Which consultants could recommend marketing software?
August 23, 2018 12:19 PM   Subscribe

My org has grow past the phase of simply looking at something at a conference and saying "oooh that looks cool" and instead are looking for a consultant to look at our marketing software stack/eco-system and recommend a better solution (if one exists).

This seems pretty simple but in speaking to companies like Gartner they same to have this giant suite of solutions but we are just looking for "based on your business models, processes, etc you should not be using product X for your email or product Y for your CRM, but should instead consider product A for email and product B for CRM". Is there any company that can perform this task? Just looking for a recommendation as a deliverable - not development or ongoing consulting, etc.
posted by UMDirector to Work & Money (3 answers total)
 
The tech consulting and/or business process consulting wings of pretty much any Big 4 or second tier accounting/audit firm would happily take on this type of project if it's at the right scale.
posted by BrandonW at 12:55 PM on August 23, 2018


I do this as part of my work at a medium-sized marketing consultancy; any similar consultancy should be able to do this for you. Look for something local, ideally a consultancy that doesn’t solely work with Salesforce or other tool.

If I were scoping this project I would allow a lot of time for discovery (sitting with your team to understand business needs and existing systems). This sometimes seems unnecessary to clients, but it’s the best way to ensure there are no surprises and that the delivered recommendations truly meet their needs.
posted by third word on a random page at 2:04 PM on August 23, 2018 [1 favorite]


I would look beyond the Big 4 for marketing consulting. They tend to be expensive, understaffed (or woefully over-staffed), and addicted to proprietary frameworks that often fail to account for the nuances of individual businesses. My firm wanted to perform an analytics-focused marketing assessment (for our type of business, what should we be measuring and what changes would be needed to start measuring it from a people, process and technology standpoint) and got a good recommendation from Dirk at https://www.itsma.com/ for a consulting firm that we were very happy with. Their deliverable was a roadmap of recommended changes, which we'll now prioritize and possibly engage with them to implement.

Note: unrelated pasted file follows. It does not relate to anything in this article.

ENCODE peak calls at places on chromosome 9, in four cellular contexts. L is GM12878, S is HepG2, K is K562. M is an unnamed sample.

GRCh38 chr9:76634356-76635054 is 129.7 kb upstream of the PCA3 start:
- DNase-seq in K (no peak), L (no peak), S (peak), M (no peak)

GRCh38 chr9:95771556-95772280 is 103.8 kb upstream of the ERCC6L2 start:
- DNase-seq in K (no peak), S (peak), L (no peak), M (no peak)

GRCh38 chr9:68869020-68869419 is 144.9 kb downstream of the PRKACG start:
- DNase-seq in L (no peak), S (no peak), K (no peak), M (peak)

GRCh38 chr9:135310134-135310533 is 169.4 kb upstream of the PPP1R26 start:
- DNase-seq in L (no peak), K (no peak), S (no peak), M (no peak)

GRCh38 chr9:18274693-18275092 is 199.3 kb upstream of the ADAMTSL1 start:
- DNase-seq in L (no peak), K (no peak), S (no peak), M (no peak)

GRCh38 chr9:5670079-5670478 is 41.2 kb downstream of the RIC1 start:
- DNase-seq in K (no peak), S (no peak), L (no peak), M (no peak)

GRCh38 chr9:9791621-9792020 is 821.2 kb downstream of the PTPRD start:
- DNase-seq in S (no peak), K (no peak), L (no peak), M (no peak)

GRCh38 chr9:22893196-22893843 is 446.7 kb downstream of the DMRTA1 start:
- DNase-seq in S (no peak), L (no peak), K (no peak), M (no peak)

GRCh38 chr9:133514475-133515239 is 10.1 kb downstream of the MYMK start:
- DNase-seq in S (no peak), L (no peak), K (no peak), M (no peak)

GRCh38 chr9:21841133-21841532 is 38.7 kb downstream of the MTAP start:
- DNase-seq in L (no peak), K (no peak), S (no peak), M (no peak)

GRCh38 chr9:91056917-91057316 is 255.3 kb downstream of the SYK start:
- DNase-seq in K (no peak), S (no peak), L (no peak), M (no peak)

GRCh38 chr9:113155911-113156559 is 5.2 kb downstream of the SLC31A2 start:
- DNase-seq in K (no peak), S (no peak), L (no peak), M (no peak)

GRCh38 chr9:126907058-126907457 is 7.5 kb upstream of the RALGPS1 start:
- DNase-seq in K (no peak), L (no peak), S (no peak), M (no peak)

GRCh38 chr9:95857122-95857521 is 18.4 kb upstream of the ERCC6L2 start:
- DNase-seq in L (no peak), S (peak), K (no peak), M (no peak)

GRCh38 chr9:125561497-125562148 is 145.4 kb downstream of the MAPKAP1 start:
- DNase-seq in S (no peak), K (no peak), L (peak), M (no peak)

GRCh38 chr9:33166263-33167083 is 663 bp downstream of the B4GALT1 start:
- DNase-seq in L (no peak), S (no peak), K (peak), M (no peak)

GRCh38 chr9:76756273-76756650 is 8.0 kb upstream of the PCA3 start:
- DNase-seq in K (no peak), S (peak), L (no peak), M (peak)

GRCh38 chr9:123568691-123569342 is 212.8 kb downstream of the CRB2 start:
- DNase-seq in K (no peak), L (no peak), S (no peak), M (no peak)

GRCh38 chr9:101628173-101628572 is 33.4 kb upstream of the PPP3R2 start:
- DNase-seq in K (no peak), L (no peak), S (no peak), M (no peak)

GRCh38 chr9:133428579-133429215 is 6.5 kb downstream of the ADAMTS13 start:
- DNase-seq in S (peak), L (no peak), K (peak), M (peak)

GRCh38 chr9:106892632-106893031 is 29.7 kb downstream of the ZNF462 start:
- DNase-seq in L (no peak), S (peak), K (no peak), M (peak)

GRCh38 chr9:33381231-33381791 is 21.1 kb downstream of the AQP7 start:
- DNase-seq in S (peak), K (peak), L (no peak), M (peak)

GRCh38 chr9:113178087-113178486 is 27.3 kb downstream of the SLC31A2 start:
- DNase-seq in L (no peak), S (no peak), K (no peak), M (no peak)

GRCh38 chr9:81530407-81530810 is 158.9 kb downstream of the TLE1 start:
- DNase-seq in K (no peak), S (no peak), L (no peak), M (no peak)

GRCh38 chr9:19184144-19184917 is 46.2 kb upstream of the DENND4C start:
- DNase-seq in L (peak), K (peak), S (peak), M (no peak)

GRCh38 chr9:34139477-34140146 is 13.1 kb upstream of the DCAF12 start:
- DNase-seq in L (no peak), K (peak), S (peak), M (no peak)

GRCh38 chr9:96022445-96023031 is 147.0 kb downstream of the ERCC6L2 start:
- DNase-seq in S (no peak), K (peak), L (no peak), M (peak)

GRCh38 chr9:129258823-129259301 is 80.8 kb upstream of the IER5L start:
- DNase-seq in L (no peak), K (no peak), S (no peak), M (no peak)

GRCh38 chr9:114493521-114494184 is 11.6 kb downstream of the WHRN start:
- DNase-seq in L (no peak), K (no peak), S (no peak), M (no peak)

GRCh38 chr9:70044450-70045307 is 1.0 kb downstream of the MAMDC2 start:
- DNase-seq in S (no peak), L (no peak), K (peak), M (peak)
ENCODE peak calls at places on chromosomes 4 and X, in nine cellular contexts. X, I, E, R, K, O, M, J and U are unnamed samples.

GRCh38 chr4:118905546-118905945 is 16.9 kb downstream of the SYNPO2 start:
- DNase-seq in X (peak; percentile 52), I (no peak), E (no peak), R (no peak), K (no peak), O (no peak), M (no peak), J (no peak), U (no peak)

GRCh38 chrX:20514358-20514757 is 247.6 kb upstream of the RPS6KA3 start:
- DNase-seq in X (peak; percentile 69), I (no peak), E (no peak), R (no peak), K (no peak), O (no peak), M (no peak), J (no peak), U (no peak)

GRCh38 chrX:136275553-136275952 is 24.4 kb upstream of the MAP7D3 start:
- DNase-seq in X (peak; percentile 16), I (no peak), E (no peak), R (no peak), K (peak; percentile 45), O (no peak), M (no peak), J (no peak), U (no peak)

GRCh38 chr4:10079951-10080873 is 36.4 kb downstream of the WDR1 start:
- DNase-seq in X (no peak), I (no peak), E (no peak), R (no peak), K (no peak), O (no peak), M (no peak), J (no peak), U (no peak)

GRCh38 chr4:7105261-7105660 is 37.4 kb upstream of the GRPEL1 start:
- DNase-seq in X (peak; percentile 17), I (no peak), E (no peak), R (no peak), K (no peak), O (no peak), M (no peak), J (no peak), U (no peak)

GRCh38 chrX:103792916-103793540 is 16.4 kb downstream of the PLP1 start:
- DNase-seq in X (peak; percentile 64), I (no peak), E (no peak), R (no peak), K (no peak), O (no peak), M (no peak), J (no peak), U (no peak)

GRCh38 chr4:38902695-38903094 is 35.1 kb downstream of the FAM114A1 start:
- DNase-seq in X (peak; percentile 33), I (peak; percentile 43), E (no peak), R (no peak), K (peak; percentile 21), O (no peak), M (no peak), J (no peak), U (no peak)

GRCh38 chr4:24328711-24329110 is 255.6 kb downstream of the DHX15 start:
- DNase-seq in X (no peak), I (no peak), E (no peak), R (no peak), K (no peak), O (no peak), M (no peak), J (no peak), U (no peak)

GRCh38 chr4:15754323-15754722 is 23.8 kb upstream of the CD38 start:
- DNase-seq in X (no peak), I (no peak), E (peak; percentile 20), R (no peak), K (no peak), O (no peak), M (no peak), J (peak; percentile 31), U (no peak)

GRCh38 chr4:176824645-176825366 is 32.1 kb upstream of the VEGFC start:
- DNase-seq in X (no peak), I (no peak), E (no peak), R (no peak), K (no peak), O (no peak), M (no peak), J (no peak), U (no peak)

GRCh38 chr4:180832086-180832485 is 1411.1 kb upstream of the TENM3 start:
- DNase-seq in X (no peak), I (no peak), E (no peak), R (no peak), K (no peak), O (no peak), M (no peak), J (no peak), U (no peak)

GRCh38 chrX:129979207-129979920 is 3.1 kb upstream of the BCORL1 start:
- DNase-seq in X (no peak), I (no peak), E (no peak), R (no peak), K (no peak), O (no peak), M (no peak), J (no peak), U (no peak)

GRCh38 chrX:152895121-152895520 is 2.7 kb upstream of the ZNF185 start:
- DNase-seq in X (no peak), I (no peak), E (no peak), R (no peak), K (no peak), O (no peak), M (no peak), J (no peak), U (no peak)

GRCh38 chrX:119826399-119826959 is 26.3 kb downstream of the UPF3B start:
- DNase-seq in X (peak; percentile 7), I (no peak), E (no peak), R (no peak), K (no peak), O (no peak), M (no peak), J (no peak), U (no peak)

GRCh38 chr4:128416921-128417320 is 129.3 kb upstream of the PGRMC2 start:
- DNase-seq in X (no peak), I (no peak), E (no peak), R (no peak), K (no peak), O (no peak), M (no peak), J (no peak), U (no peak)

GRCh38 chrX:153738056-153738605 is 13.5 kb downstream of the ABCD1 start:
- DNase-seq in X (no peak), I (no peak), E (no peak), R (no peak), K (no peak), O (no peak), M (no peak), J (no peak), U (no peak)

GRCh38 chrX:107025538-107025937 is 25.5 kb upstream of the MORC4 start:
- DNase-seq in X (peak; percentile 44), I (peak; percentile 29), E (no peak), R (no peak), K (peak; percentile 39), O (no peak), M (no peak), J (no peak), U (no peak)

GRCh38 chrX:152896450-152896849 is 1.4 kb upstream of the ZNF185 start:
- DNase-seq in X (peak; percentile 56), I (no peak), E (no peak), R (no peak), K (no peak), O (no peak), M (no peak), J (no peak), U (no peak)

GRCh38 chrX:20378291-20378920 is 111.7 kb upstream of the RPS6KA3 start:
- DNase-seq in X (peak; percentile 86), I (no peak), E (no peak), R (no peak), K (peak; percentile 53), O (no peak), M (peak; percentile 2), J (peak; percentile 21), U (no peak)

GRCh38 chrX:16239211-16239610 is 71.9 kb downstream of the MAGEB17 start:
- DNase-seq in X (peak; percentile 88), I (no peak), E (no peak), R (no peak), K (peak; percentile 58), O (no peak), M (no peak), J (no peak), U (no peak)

That being said, I think this brief boils down to "do we have the right tools for what we want to do?" -- the very first question from a good consultant will be "well, what do you want to do?" I think if you already have a good handle on that, the question of "does our current technology facilitate this?" is pretty easy to deduce on your own.

If you find that your technology is NOT facilitating the things you want to be doing, then you can get much more detailed in your brief, which will generally lead to a better consulting engagement.

Examples:

If you have priority accounts in your business, does your current tech setup allow you to see a single view of all activity for those priority accounts easily?

Do you need to automate campaign activities to help senior people focus on the strategic items rather than day-to-day campaign management? Does your technology allow you to automate campaign activities?

I think reviewing some of these questions beforehand will be helpful. That way the brief could be "help us find a marketing automation tool that integrates with our current marketing technology" or "help us choose a data integration provider to help form a single view of accounts", etc.

We have found over and over that good processes and well-articulated goals are the key to success -- the technology tools make the good processes less labor intensive/more efficient, but are no substitute for them.

If you don't know what you're trying to accomplish in marketing, then engage a consultant to better understand what you should be working toward--we were in that boat and are now much better prepared to make more costly decisions about technology.
posted by undercoverhuwaaah at 2:18 PM on August 23, 2018 [2 favorites]


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